The Montreal-area company said Tuesday that it is buying Shell's retail, commercial and aviation fuels businesses in Denmark for an undisclosed price.
Couche-Tard (TSX:ATD.B) will almost double its presence in Denmark by acquiring 315 retail sites, including 225 full-service fuel stations, as well as an aviation business operating at seven Danish airports and a commercial fuels operation.
Analysts estimated the deal is worth up to US$600 million.
Chief executive Brian Hannasch said the Shell deal is the "next step forward" in Couche-Tard's commitment to use its 2012 acquisition of Statoil Fuel & Retail as a platform for growth in Europe.
Analysts expect the company will have other acquisition opportunities ahead as large oil and gas producers are beginning to sell assets in Europe, much like they did over the last decade in the U.S.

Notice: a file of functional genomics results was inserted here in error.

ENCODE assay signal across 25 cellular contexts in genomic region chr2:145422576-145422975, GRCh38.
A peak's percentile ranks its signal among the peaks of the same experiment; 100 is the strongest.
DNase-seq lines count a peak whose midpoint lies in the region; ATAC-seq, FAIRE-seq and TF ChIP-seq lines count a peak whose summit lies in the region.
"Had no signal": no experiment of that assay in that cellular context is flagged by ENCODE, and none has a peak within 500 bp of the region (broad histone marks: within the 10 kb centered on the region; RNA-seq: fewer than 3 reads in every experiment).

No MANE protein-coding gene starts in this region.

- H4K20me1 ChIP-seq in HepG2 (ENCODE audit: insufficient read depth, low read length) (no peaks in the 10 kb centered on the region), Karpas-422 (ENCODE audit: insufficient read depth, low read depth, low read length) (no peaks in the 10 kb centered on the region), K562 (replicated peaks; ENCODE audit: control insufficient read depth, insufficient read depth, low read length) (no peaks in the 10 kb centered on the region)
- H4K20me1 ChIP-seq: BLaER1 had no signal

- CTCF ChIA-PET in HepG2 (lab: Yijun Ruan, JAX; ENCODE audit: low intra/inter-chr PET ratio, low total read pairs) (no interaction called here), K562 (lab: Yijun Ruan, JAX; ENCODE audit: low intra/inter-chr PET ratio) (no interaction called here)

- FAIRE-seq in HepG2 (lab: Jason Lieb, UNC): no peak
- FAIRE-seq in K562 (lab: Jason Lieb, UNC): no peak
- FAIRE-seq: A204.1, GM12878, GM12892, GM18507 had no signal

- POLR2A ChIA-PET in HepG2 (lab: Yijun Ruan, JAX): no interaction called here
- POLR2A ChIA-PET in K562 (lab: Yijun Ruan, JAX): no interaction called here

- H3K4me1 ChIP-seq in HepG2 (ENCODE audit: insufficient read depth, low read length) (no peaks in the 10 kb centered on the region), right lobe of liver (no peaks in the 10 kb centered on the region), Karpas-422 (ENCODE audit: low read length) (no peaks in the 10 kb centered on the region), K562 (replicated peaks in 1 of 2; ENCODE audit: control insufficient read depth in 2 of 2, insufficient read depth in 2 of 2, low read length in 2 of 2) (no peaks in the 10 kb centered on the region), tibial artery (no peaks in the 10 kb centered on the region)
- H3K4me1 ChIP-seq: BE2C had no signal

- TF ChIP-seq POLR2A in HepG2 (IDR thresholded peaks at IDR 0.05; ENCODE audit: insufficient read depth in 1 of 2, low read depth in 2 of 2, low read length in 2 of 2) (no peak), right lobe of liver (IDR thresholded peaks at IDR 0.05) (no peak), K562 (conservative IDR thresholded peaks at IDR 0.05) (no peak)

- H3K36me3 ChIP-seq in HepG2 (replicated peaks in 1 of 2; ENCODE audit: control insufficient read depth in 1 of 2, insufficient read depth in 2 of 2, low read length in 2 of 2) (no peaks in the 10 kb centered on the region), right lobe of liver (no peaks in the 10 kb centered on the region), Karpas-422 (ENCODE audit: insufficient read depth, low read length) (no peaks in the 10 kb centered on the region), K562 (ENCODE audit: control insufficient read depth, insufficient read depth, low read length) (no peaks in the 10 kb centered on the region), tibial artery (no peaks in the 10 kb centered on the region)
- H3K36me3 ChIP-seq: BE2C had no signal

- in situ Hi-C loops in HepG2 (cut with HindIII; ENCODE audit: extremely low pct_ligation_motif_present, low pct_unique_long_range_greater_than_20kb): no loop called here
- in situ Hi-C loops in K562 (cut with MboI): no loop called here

The agreement in Europe came a day after Couche-Tard completed its largest U.S. acquisition with the closing of a US$1.7-billion deal for The Pantry, with 1,500 locations in 13 states.
The company said the Shell deal is expected close in the second half of its 2016 financial year, which ends next spring.
The Quebec-based company, which reports in U.S. dollars, also said Tuesday that its profits increased to $248.1 million or 44 cents per diluted share in the third quarter on higher fuel margins and strong same-store merchandise sales in the United States.
That compared with $182.3 million or 32 cents per share a year ago. Revenue totalled $9.1 billion, down from $11.1 billion.
Excluding one-time items, including currency fluctuations and pension obligations, Couche-Tard said its adjusted profits soared to $289 million or 51 cents per share, from $175 million or 31 cents per share in the prior year.
Analyst Irene Nattel of RBC Capital Markets said the company's 2015 financial year is shaping up to be a good year for Couche-Tard with the acquisitions of The Pantry and Shell and "solid earnings."
"Net net a solid quarter and, with recent acquisitions, should enable share price momentum to remain intact," she wrote in a report.